What is Planned Parenthood? And how exactly is it funded?

A protester against planned parenthood
A protester against planned parenthood Copyright Reuters
By Farnoush Amiri with NBC News U.S. News
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Only about half of Planned Parenthood affiliates perform abortions, although the organization is the nation's leading abortion provider.


With 57 affiliates nationwide operating more than 600 health centers, Planned Parenthood has become the face of women's reproductive and abortion rights in the U.S.

While only about half of Planned Parenthood affiliates perform abortions, the organization is the nation's leading abortion provider.

Planned Parenthood's history

The organization that became Planned Parenthood began in Brooklyn, New York, in 1916, when Margaret Sanger, founder of the birth control movement and lifelong reproductive rights advocate, opened her first clinic. Police raided and shut down the clinic shortly after it opened, but Sanger went on to open the Birth Control Clinical Research Bureau in Manhattan seven years later, according to Planned Parenthood's website. She eventually merged the bureau with the American Birth Control League to create Planned Parenthood.

From there, Planned Parenthood has steadily grown in reach and impact. In its annual report for 2016-17, the organization said it had provided health care services to nearly 2.4 million Americans.

In 2018, Cecile Richards, who had led the organization since 2006, stepped down as president.

Her departure came at a critical time for the abortion and contraception rights movement, amid efforts by some conservatives to cut both Planned Parenthood's federal funding and abortion access in general.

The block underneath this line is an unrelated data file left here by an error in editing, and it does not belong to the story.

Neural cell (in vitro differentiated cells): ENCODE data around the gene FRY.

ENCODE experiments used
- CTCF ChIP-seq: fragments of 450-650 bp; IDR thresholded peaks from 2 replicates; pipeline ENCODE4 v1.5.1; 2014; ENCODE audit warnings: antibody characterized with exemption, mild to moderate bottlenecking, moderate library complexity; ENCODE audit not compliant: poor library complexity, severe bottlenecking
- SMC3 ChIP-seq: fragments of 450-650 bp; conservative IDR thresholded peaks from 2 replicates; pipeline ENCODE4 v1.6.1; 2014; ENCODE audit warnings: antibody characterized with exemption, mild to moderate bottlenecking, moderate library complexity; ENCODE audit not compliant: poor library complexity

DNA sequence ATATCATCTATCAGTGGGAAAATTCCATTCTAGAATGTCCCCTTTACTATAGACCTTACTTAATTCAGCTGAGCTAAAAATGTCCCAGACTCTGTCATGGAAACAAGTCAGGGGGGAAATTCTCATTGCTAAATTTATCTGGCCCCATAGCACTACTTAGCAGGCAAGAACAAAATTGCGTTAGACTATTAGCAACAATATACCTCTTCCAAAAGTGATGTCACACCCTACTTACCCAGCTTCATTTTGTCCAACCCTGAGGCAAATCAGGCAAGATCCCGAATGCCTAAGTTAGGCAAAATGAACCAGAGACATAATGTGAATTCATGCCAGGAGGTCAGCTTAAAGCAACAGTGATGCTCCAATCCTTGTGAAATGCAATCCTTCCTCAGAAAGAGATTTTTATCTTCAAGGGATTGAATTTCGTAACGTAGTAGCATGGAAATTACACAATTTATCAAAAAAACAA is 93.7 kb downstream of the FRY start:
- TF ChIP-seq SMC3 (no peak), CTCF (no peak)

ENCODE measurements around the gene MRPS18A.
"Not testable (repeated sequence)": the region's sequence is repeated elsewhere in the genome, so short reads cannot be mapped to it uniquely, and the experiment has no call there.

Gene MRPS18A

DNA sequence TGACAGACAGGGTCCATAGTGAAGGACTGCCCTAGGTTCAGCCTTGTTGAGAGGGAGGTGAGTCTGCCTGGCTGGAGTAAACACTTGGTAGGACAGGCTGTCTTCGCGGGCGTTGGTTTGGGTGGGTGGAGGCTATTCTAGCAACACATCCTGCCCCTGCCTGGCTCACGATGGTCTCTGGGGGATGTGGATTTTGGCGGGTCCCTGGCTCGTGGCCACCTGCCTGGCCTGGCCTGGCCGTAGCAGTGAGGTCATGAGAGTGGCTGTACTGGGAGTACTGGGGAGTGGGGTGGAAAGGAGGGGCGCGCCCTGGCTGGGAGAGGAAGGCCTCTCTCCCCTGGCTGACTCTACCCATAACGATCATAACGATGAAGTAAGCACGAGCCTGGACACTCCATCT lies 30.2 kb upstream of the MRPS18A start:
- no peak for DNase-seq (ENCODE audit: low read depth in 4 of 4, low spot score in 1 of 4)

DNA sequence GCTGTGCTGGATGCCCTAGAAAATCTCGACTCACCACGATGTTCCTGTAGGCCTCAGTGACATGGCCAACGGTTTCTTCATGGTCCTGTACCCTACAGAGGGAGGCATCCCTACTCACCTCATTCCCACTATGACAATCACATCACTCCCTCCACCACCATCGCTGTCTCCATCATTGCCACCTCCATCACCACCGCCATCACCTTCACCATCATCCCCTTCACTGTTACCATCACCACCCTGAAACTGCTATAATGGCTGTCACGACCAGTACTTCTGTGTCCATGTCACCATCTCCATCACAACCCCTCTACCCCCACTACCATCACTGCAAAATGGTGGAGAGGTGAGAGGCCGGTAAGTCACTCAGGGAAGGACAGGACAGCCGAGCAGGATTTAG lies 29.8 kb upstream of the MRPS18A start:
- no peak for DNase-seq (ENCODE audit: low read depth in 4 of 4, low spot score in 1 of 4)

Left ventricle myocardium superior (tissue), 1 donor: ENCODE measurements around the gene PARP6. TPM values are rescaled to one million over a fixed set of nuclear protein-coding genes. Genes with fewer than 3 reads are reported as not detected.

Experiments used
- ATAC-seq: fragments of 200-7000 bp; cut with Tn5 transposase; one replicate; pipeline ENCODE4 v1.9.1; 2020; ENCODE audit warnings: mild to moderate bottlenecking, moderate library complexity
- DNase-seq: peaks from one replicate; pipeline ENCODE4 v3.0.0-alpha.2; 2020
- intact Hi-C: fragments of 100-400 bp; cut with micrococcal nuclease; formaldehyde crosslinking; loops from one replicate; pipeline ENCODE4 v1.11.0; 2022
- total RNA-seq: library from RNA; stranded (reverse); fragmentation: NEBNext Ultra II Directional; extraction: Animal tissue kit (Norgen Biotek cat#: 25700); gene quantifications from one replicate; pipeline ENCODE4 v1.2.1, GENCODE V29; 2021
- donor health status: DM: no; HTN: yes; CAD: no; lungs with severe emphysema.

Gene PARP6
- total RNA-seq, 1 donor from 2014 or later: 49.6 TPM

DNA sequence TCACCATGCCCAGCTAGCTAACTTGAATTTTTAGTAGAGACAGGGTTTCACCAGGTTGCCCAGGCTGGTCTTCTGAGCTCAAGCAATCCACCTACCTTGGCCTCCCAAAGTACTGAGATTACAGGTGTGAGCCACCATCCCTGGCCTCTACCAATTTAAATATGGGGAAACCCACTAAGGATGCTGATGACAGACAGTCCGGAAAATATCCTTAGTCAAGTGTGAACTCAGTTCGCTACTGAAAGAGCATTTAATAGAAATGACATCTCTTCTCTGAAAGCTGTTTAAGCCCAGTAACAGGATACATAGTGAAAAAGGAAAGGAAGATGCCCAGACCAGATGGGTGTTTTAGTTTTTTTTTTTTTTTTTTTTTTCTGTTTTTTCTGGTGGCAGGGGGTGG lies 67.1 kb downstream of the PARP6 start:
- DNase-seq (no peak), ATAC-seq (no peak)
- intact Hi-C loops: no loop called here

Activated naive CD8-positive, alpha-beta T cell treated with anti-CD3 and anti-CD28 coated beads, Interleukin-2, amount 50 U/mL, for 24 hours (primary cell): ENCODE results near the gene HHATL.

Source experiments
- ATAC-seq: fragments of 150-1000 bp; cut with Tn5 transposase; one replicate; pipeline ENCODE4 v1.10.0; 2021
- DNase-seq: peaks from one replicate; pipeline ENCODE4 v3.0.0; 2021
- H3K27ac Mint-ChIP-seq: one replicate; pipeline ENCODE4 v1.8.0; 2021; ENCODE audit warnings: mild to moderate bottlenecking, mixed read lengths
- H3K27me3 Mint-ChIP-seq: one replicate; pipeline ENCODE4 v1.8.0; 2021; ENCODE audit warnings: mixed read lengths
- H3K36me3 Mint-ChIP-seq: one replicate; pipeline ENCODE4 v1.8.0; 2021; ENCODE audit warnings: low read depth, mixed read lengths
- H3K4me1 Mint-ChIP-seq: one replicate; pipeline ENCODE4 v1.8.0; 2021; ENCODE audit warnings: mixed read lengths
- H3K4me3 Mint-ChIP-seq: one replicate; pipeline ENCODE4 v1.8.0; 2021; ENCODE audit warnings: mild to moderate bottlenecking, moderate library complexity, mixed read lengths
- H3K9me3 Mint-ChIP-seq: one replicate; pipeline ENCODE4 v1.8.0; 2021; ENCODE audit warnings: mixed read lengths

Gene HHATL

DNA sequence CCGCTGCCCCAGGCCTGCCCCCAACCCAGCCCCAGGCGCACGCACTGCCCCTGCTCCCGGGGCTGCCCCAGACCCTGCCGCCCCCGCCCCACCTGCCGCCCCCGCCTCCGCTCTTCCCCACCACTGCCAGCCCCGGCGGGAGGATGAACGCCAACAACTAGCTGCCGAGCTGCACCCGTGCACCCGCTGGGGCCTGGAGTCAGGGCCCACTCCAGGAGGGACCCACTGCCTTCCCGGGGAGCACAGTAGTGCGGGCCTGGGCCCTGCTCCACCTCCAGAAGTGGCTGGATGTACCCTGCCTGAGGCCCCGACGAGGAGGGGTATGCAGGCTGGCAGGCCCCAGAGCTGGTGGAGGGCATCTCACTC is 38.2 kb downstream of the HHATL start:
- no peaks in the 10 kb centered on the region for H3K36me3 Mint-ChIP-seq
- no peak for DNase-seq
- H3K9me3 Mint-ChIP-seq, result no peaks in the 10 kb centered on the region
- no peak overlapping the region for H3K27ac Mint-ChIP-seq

Richards was succeeded by Dr. Leana Wen, a physician who has said supporting abortion rights is the organization's "core mission."

How is Planned Parenthood funded?

The state of Planned Parenthood's funding has remained uncertain for years. Defunding the organization is a top priority for anti-abortion rights groups and was one of Donald Trump's campaign promises during the 2016 presidential election.

Before leaving office, President Barack Obama finalized a regulation meant to protect Planned Parenthood's federal funding.

Since becoming president, Trump has made numerous attempts to defund the organization, including moving forward with a proposal that would require facilities that provide abortions and related services to be physically separate from clinics that are funded with federal family-planning grants.

That prompted an ongoing legal battle between the Trump administration and Planned Parenthood.

Planned Parenthood receives funding from several sources. About 41 percent of its funding comes in the form of federal government reimbursements and grants through programs such as Medicaid and Title X, according the Department of Health and Human Services.

Such federal funding can cover many of the health services Planned Parenthood provides, but it cannot cover abortions, except in cases of rape, incest or when the mother's life is in danger. The restriction is a result of the Hyde Amendment, which Congress passed in 1976 and prohibits the use of federal funds for abortion services in the U.S.

The majority of Planned Parenthood's federal funding comes from Medicaid, which provides health insurance for low-income Americans. Planned Parenthood patients receive services including birth control, cancer screenings and STD testing through Medicaid at low or no cost, depending on the patient's income and the state they live in. Planned Parenthood is then reimbursed by the federal government, according to its website.